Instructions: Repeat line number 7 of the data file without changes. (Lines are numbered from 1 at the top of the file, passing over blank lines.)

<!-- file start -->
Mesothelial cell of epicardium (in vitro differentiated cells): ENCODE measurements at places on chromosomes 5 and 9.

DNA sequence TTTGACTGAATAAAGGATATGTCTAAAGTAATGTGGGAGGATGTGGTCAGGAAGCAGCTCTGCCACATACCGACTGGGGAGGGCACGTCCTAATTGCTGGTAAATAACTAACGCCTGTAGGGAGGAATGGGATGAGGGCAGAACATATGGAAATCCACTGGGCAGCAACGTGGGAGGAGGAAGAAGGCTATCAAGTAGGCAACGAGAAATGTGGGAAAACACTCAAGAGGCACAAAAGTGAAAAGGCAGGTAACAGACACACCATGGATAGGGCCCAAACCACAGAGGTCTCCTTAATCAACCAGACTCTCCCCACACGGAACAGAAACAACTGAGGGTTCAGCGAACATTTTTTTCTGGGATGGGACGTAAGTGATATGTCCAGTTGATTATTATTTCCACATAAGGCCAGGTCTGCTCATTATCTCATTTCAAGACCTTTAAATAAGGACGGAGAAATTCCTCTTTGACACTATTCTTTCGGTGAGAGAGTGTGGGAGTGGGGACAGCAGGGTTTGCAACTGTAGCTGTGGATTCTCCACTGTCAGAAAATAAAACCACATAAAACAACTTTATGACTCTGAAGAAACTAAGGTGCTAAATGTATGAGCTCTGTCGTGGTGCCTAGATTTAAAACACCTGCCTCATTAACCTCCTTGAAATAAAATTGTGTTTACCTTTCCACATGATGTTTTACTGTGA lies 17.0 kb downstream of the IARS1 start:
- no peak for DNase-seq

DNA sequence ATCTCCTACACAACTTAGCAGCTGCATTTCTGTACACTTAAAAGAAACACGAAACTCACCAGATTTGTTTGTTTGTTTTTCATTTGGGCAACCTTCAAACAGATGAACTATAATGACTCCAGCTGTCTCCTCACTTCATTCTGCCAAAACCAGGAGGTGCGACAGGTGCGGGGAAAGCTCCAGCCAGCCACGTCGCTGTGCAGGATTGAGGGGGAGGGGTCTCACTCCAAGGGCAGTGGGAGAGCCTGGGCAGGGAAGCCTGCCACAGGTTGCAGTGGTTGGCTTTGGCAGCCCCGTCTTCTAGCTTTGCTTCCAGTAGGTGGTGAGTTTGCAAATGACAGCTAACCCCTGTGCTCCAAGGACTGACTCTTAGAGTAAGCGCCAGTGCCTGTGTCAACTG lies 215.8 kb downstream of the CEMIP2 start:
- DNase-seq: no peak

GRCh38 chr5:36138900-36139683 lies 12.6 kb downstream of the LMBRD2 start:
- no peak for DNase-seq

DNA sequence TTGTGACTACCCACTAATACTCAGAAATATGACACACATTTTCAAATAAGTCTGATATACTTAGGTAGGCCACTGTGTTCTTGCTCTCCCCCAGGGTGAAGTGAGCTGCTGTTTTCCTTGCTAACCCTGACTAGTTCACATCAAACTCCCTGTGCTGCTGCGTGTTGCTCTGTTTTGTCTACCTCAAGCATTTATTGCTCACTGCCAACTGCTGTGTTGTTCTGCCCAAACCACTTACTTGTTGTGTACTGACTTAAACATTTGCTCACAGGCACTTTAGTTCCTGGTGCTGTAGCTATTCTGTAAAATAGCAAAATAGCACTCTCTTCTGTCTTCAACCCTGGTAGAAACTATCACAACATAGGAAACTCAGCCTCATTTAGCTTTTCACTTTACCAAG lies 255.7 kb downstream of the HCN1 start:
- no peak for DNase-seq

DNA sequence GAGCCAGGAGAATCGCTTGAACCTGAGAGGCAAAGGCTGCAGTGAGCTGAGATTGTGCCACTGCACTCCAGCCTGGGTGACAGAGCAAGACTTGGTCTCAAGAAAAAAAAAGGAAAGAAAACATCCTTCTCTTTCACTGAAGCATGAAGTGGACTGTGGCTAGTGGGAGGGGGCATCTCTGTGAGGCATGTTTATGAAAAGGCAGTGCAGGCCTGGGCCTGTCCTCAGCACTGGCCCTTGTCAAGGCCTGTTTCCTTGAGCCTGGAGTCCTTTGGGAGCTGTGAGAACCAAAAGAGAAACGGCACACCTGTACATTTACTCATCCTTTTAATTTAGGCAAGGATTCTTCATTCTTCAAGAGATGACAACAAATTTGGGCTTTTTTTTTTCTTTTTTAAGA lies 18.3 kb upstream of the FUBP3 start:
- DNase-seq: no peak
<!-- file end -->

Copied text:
- no peak for DNase-seq